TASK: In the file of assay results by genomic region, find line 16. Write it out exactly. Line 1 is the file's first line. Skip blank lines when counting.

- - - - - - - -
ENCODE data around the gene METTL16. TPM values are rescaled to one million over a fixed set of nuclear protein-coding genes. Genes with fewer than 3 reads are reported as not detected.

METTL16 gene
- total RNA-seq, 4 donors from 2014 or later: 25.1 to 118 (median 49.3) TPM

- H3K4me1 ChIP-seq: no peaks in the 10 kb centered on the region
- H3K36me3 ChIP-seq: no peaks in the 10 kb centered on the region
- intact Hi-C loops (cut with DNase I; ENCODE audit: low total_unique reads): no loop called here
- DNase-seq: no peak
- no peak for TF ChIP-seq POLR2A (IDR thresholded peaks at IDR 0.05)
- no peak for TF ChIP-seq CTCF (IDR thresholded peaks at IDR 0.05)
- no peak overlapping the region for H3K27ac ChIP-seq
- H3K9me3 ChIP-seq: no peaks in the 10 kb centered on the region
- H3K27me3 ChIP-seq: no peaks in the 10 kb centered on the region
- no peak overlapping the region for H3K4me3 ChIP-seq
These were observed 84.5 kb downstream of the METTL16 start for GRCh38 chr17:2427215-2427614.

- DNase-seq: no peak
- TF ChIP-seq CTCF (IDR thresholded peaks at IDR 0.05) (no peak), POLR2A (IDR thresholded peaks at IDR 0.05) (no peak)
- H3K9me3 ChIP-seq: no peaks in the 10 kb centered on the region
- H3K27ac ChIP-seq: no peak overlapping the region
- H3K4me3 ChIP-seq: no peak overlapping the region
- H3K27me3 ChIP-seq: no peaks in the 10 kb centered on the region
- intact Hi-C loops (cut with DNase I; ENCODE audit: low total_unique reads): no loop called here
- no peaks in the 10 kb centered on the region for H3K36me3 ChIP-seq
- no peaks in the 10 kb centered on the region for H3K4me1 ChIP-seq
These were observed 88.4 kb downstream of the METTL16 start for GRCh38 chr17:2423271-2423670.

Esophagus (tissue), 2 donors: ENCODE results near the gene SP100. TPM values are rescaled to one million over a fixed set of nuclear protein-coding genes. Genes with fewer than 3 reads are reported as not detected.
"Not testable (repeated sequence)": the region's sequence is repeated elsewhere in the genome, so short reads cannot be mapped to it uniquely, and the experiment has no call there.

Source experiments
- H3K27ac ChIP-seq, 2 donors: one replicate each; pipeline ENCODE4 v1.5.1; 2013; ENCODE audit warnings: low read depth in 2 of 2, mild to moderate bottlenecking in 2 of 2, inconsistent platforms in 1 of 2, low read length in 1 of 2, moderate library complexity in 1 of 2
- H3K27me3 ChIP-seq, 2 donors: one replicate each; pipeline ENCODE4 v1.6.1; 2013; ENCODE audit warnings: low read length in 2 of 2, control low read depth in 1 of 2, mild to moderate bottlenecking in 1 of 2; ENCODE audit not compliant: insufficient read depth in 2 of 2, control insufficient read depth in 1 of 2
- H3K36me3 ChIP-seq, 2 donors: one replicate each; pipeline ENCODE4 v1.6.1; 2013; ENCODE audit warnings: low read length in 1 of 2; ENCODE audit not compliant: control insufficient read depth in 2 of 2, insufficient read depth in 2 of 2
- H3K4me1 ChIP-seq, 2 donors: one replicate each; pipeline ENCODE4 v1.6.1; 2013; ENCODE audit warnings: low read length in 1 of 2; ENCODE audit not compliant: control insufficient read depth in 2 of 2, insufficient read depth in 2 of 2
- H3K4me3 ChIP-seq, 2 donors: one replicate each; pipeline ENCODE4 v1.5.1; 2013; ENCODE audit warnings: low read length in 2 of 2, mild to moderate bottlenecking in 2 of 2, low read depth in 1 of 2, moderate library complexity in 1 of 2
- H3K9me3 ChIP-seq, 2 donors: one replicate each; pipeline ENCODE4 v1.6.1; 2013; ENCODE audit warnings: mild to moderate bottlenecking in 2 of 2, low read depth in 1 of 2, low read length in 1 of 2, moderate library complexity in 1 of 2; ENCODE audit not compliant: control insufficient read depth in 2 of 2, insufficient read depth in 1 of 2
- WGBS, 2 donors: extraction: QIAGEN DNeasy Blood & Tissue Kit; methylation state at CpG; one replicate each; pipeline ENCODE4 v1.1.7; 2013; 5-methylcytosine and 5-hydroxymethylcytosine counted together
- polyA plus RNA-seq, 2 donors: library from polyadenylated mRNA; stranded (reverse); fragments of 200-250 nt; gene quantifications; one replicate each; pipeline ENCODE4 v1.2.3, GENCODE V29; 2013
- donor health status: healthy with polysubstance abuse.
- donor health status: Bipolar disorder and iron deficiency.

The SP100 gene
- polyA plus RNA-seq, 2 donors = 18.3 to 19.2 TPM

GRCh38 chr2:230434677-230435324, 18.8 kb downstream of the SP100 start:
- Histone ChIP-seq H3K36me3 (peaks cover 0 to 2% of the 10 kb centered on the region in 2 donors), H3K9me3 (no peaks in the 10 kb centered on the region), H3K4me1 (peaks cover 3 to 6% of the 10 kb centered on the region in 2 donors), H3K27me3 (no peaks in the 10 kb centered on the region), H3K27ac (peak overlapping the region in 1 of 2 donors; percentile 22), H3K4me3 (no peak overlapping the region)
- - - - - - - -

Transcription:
- TF ChIP-seq CTCF (IDR thresholded peaks at IDR 0.05) (no peak), POLR2A (IDR thresholded peaks at IDR 0.05) (no peak)